[Looking back at 2011, several analysts discuss the game industry's best highlights last year with Gamasutra, from the mainstream's acceptance of mobile gaming to subscription service risks paying off.]
Ask a gamer about the best thing to happen in the video game industry in 2011 and you're likely to get a title as the answer. That's natural, since players are generally more concerned about the final product than industry trends.
Ask a Wall Street analyst, though, and that's not necessarily the first thing that springs to mind. So once again this year, we polled some of the highest profile and most respected industry analysts to get their thoughts about the most exuberant and disappointing events to happen in gaming this year.
We start on a positive note -- looking at the year's best events. (The group's thoughts on what went wrong will run in the near future.)
Michael Pachter, Wedbush Securities
The industry's most quoted analyst says he was actually happy with a number of things this year, but the one that he was most optimistic about was the explosive growth of mobile gaming, something that has long been bubbling under the surface.
"I think the best thing to happen to the industry is [people are] able to play games anywhere now," he says. "Actually, the best thing that happened is probably the iPad. It made gaming everywhere mainstream. And while the games aren't necessarily good, anything that makes gaming more mainstream is good for everyone [in the industry]."
Pachter also says the growth of the multiplayer phenomenon was a good thing, but that carried some disadvantages, too. (We'll explore that in our "Worst Of" article soon.)
John Taylor, Arcadia Research
Taylor was the only analyst to call out a specific title as one of the best things to happen this year -- and if you're thinking it was the hot-selling Modern Warfare 3, think again.
"Skyrim, as far as I can tell, is the surprise breakout hit of the year," he says. "Everyone expected it to be good, but it's really, really rocking."
Games aside, Taylor cites Sony's August decision to cut the PlayStation 3's price to $249 as a good thing. While most people saw it coming, the decision has spurred PS3 sales and kept Sony a viable competitor this generation.
P.J. McNealy, Digital World Research
McNealy points to Activision's Call of Duty: Modern Warfare 3, not because of the gameplay necessarily, but because the game was accompanied by Activision taking a risk. That came in the form of subscription service Call of Duty: Elite, which convinced players to pay more to get more -- something that could have repercussions for the industry in years to come.
"Gamers will become accustomed to paying for a service aspect, above and beyond paying for a $59 packaged good, and seeing the real value in online play and connectivity," he says. "Everyone in the video game industry will benefit longer term and make it a more stable industry while 'gaming' proliferates on multiple platforms such as the iPad or mobile phones."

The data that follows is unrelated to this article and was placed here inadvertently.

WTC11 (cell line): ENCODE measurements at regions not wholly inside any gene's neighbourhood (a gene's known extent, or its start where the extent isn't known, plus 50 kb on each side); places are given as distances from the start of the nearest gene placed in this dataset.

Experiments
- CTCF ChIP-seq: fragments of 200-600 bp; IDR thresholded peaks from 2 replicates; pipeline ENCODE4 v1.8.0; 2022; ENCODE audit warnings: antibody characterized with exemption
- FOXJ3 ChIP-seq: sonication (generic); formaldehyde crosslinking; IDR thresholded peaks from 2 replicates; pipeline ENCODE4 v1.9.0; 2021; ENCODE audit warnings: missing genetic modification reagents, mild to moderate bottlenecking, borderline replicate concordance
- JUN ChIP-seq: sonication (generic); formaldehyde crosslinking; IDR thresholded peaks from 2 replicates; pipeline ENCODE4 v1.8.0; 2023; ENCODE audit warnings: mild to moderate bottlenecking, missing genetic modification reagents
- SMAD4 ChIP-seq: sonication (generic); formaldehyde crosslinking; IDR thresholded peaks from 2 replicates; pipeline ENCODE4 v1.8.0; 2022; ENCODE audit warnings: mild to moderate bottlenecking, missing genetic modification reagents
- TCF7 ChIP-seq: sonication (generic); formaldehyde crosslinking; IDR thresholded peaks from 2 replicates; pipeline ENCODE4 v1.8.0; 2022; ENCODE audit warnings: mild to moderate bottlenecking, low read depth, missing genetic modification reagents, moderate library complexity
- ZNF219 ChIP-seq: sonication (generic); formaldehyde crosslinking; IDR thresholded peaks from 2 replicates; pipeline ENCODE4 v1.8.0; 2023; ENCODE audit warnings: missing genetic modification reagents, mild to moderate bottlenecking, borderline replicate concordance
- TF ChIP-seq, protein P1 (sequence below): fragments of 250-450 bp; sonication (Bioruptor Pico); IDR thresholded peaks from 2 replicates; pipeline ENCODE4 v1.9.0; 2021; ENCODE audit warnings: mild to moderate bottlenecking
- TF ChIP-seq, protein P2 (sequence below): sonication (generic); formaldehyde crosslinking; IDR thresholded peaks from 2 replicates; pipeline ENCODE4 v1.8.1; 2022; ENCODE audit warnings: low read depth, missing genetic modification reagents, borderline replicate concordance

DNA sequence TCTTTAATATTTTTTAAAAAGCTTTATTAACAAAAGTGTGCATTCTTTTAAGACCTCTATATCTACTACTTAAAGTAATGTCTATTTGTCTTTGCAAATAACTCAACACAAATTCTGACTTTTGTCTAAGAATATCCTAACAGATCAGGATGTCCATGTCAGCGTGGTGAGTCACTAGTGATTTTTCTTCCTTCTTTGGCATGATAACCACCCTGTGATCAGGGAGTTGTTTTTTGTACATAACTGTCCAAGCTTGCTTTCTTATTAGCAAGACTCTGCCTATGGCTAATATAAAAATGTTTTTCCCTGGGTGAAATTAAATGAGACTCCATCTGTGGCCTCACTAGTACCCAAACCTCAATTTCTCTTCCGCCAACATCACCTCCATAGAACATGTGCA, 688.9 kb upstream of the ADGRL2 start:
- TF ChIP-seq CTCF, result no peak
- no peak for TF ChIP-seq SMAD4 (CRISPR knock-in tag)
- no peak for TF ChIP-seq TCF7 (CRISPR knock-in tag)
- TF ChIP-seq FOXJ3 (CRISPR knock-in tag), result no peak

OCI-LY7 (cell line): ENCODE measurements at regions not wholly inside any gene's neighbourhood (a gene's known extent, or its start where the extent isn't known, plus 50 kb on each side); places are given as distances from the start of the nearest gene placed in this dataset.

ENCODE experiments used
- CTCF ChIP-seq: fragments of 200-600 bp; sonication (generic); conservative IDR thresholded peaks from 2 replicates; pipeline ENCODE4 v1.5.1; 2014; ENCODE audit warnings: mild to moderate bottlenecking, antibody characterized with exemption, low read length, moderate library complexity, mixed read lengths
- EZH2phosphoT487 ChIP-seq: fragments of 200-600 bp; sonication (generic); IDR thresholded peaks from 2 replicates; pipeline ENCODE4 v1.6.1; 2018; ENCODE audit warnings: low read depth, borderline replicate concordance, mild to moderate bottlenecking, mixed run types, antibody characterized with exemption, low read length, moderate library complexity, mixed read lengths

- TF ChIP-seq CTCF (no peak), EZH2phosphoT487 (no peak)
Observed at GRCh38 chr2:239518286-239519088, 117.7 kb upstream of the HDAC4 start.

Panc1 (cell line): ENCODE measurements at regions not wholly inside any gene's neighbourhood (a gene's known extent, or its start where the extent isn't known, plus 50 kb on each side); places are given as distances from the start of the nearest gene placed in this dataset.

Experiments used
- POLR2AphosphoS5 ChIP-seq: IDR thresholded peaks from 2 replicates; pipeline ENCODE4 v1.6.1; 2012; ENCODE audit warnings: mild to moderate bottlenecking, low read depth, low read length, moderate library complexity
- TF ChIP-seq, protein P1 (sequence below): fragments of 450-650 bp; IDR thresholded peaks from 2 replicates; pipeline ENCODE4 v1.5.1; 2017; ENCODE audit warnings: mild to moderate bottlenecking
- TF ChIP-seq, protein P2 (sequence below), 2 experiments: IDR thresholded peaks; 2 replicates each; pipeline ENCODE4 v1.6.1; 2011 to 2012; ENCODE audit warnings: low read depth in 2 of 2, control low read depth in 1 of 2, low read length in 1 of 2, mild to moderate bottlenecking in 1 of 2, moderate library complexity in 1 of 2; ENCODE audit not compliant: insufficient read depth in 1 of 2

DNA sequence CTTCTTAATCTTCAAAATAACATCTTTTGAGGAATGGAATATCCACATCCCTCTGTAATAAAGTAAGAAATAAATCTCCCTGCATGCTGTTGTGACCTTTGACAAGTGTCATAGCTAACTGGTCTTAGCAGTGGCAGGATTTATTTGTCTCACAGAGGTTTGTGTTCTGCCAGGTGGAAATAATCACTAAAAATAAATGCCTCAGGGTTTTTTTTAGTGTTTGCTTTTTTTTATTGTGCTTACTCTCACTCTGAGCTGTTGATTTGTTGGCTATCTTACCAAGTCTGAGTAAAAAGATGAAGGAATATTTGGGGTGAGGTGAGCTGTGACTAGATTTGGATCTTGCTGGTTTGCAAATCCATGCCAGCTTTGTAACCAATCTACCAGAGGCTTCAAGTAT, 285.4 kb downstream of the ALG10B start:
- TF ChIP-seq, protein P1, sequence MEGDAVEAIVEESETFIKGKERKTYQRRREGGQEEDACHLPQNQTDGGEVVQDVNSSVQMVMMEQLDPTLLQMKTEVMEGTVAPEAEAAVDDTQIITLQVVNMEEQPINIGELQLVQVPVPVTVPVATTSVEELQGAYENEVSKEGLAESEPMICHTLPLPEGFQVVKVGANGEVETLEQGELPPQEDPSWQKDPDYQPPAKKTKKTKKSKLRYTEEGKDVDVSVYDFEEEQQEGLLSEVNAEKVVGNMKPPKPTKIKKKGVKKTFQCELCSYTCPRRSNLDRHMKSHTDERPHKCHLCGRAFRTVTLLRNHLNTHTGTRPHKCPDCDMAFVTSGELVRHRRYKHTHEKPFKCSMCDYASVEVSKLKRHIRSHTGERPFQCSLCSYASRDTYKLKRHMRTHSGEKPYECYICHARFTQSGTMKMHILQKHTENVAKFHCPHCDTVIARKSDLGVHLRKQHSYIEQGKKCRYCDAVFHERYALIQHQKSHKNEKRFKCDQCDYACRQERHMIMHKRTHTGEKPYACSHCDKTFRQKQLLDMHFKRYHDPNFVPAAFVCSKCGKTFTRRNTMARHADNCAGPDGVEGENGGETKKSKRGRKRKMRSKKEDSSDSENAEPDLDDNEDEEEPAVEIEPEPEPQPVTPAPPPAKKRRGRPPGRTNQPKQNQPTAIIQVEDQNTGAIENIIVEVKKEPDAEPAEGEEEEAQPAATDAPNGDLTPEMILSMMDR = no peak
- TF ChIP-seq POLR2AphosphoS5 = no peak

Eric Handler, MKM Partners
Handler's thoughts were in line with what McNealy posited. The fact that you can no longer have a major release without a substantial online component showed the continued expansion of game companies, he noted, citing the success of Elite, Call of Duty: Black Ops downloadable content, and the episodic content that accompanied Red Dead Redemption.
"The continued expansion of online initiatives -- such as DLC content and subscription services shows the increased inertia from online revenue streams," he says.
Billy Pidgeon, M2 Research
While most analysts chose to focus on the console and mobile markets, Pidgeon's attentions were on the PC world. For the first time in long time, he said, it's getting interesting again.
"Some companies that have specialized in PC gaming are now leaning toward consoles (like id), but that has the added effect of leaving it up to new companies to dominate in PC," he says.
"I'm seeing more good indie games. That's where I see the real innovation in game play and art, and that's where new mechanics are coming from. Instead of franchises, we're seeing new, cool types of games that are niche. ... There's a lot of fun to be had there."
Jesse Divnich, EEDAR
Divnich and Pachter were on the same page, cheering the continued spread of interactive entertainment. But while Pachter focused more on mobile, Divnich cast a wider net.
"Regardless of one's theory on whether mobile and social gaming are eroding traditional packaged good sales, one thing is for certain, the maturing of these emerging markets are increasing the slice of the pie for the industry," he says.
"Developers now have a more diverse selection of canvases to paint on, which has led to new business models, new brands, and of course a larger selection and availability to experience quality interactive entertainment."